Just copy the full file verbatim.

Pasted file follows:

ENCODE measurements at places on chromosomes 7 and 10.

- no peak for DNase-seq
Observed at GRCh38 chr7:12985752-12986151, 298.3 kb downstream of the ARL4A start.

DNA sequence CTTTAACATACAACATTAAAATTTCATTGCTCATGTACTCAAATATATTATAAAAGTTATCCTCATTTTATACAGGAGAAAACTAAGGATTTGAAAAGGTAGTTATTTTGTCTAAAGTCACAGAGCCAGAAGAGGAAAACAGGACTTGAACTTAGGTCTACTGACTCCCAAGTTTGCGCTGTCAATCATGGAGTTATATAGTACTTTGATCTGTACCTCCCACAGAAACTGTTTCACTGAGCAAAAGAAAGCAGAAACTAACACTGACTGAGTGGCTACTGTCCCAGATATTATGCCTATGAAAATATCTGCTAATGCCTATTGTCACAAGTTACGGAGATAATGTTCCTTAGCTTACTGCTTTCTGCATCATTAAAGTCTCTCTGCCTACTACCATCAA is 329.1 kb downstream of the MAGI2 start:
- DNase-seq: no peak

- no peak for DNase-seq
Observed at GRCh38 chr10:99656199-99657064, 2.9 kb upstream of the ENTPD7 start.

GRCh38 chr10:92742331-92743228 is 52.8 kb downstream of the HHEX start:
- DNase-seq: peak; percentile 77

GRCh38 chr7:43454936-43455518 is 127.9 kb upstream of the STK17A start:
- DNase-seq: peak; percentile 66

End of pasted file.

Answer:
ENCODE measurements at places on chromosomes 7 and 10.

- no peak for DNase-seq
Observed at GRCh38 chr7:12985752-12986151, 298.3 kb downstream of the ARL4A start.

DNA sequence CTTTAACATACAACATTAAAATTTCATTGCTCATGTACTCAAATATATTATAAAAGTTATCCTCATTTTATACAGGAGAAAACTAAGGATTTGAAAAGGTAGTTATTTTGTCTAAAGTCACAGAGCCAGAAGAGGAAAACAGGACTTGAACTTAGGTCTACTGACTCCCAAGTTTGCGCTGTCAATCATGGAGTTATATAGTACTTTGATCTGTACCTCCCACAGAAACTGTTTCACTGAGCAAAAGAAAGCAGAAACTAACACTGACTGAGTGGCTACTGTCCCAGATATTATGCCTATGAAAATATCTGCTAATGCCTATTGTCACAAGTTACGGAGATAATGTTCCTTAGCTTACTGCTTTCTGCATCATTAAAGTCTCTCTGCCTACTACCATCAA is 329.1 kb downstream of the MAGI2 start:
- DNase-seq: no peak

- no peak for DNase-seq
Observed at GRCh38 chr10:99656199-99657064, 2.9 kb upstream of the ENTPD7 start.

GRCh38 chr10:92742331-92743228 is 52.8 kb downstream of the HHEX start:
- DNase-seq: peak; percentile 77

GRCh38 chr7:43454936-43455518 is 127.9 kb upstream of the STK17A start:
- DNase-seq: peak; percentile 66